Before the show began, all of the artistes, including Arati Mukherjee, who was supposed to sing before him, were sitting backstage. I took the opportunity and secretly gave him all the Naru to Manna da. He was ecstatic to receive those as he would hardly get them in Bombay. He did not eat them then, but carried them instead. We all went back home after the programme got over. The next evening he called me up and as I asked him whether he reached safely he said, “We will talk about those things later, first, hand the receiver to your wife!”

Manna da got so emotional to have the sweets that he almost cried while expressing gratitude to my wife, saying: “Before you it was only my mother who used to feed me Naru.”

Manna da was often strict on us. He had an intimidating personality and would lose his temper every now and then. But at the same time, he was soft inside and only people very close to him would get to see that avatar of him. He could have easily forgotten about my wife, but he made sure to acknowledge her personally.


Most of Manna da’s songs were written by the renowned lyricist Pulak Bandopadhyay. In 1987, I accompanied Pulak da and music composer Mrinal Bandopadhyay to Manna da’s home for the rehearsal of a song. The song was 'Tomar Barir Samne Die Amar Moron Jatra Jedin Jabe' [The day my last journey will pass by your house]. As soon as Manna da heard the lines, he got furious and reprimanded Pulak da, “What kind of a song have you written? Is this a song? Talking about dead body and all!” Not only did he refuse to sing the song, but also screamed at him saying, “If I sing this song your boudi [Manna Dey’s wife] will throw me out of the house!” I could see Pulak da blushing in embarrassment and Mrinal da in an utterly confused state.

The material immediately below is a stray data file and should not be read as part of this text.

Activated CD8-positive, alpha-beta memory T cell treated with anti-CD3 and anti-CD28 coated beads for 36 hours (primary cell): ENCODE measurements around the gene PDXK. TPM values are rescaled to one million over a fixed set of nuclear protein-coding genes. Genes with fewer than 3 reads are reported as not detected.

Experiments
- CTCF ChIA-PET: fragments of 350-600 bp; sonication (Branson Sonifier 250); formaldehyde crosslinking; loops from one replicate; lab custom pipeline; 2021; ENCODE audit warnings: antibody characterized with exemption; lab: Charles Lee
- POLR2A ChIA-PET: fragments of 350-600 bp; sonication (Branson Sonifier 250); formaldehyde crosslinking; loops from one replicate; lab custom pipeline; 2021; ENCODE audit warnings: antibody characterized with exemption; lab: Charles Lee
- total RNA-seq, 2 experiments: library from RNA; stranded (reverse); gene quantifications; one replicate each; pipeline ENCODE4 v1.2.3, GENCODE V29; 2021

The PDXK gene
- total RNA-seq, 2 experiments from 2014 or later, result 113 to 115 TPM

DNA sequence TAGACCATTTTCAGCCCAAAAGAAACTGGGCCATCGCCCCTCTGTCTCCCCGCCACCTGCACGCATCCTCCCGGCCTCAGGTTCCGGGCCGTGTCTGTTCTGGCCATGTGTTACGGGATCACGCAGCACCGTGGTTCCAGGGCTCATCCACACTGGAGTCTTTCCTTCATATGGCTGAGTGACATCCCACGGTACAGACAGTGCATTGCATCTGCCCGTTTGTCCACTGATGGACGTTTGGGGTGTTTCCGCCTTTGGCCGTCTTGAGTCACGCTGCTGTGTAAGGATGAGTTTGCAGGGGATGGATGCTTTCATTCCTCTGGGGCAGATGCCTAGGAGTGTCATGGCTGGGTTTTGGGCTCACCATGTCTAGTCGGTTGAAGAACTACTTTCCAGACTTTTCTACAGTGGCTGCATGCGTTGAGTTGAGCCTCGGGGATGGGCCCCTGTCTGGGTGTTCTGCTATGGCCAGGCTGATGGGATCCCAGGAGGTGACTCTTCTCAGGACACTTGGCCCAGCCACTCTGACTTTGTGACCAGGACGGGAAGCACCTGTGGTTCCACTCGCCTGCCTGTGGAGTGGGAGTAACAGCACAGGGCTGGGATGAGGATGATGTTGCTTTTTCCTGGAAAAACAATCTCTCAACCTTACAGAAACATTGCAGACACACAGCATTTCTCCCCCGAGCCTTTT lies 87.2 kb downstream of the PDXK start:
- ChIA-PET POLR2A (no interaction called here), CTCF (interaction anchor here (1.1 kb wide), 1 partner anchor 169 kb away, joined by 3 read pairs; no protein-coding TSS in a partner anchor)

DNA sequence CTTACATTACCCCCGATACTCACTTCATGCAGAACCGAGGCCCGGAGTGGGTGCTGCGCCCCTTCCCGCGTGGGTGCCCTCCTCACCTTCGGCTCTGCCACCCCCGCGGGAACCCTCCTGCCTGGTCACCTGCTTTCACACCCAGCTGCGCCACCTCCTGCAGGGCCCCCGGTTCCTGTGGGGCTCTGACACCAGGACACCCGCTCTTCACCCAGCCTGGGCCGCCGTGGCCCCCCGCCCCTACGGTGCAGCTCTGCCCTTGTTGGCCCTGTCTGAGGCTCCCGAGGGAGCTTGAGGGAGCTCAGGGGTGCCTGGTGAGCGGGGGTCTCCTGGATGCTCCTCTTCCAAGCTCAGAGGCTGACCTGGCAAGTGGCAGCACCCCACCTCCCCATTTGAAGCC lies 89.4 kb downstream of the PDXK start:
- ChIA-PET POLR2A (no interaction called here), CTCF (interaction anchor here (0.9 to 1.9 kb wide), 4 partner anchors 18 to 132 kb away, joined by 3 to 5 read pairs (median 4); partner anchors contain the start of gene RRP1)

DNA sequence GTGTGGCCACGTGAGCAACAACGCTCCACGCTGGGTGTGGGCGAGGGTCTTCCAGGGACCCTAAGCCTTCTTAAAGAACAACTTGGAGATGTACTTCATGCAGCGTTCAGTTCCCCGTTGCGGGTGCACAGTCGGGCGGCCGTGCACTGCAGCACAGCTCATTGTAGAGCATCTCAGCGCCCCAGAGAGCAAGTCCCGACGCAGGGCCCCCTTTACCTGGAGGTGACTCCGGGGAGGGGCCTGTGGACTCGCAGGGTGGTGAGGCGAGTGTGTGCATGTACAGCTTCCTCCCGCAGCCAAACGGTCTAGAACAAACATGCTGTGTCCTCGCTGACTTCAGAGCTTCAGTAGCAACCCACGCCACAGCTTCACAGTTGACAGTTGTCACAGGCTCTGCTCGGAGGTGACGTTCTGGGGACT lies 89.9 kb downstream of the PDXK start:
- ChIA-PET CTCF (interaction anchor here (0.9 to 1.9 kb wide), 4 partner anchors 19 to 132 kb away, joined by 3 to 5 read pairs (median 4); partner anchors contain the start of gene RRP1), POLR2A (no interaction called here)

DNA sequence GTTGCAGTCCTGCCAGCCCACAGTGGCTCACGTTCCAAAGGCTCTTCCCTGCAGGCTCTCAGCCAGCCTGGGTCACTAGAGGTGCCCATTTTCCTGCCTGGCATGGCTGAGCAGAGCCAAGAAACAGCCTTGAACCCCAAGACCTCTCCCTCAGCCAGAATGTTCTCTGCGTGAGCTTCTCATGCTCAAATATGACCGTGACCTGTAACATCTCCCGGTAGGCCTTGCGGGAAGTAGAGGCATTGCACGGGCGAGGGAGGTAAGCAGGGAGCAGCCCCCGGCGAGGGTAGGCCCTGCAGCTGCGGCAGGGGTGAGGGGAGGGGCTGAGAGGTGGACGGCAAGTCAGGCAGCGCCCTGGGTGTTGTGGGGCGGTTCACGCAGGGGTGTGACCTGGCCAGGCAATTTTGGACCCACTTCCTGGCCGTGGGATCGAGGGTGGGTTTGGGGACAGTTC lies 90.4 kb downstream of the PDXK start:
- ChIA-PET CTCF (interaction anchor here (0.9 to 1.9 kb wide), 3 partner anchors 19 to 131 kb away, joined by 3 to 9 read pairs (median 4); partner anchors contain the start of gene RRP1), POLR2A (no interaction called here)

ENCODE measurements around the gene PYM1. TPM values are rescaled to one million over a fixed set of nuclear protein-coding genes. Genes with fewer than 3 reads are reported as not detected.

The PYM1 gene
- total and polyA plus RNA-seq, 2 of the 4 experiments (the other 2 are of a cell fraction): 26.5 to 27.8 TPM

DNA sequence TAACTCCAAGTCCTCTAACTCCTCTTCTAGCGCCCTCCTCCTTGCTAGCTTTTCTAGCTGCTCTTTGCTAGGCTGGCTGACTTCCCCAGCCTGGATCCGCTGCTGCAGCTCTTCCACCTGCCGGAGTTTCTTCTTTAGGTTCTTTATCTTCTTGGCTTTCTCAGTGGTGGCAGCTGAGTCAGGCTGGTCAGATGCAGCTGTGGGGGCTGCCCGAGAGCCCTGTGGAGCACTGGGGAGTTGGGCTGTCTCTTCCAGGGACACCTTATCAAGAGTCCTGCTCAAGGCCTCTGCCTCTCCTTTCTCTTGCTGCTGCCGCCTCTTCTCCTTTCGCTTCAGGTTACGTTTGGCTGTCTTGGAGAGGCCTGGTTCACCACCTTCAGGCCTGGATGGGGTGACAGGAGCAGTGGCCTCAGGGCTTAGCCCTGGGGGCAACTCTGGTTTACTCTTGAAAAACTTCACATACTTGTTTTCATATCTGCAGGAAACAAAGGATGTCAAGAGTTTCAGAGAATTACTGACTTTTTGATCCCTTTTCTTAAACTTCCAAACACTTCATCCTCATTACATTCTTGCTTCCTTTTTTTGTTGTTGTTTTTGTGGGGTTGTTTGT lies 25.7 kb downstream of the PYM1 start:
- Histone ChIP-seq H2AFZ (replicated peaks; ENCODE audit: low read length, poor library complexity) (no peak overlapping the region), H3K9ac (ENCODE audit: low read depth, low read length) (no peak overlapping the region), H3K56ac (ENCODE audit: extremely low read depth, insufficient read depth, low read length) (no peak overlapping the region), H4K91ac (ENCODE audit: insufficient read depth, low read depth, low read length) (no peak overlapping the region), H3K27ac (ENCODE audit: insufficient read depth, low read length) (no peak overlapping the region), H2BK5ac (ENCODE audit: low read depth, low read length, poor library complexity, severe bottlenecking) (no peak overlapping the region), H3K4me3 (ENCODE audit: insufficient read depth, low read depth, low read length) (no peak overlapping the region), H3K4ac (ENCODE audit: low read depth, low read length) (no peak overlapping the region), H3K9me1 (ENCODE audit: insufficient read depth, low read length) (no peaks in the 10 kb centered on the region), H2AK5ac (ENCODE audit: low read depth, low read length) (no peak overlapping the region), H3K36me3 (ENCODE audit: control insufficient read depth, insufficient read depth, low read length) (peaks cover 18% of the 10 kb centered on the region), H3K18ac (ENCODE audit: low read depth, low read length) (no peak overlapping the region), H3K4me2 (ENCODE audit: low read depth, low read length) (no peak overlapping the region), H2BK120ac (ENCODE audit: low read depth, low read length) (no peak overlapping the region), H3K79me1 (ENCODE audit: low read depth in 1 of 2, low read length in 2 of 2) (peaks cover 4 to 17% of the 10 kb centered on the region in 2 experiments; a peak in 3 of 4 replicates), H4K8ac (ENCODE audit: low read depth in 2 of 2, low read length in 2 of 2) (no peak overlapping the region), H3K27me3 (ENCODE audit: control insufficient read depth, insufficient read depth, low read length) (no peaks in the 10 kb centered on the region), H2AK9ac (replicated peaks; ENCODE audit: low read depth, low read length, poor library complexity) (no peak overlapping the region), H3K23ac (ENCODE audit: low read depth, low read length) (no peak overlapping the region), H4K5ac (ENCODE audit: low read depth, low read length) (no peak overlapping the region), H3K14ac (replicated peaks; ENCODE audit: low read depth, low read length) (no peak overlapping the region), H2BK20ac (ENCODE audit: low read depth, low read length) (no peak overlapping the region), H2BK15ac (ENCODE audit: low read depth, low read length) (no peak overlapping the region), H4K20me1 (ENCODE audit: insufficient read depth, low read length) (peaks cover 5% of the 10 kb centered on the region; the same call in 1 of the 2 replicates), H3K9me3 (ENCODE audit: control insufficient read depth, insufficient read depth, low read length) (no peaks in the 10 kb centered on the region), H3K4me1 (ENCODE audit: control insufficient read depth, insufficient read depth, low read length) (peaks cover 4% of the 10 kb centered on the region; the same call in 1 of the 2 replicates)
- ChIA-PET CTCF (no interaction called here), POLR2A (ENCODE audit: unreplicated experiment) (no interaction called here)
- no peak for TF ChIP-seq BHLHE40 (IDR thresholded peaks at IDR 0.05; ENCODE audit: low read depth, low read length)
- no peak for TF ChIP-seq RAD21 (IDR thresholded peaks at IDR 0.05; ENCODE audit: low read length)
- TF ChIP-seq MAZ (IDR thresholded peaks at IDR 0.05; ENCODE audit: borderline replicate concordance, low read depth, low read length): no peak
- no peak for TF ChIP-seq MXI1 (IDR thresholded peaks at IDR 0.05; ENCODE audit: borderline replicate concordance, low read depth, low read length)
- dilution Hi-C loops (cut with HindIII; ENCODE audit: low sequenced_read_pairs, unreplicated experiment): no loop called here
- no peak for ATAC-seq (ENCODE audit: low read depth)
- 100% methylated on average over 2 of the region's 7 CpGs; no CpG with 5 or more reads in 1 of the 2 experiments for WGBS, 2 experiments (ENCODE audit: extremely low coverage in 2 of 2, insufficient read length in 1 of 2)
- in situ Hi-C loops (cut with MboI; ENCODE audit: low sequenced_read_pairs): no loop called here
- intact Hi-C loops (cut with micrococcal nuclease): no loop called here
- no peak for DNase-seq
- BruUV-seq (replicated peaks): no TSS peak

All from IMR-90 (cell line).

Manna Dey, the man who lived for music – Birth anniversary special

Eventually, he did not sing the song. Later, the song was forcefully included in a film called Tumi Koto Sundar (1988) and was sung by Kishore Kumar. Incidentally, the song became hit and Kishore Kumar died in the same year.

Manna da sold his huge house in Bombay and stayed with his daughter till the last days of his life in a rented house in Bangalore. I have so many fond memories of him that I can spend a whole night talking about him.

Dipankar Acharya and a host of artistes will celebrate the birth centenary of acclaimed singer on 1 May in Mahajati Sadan, Kolkata.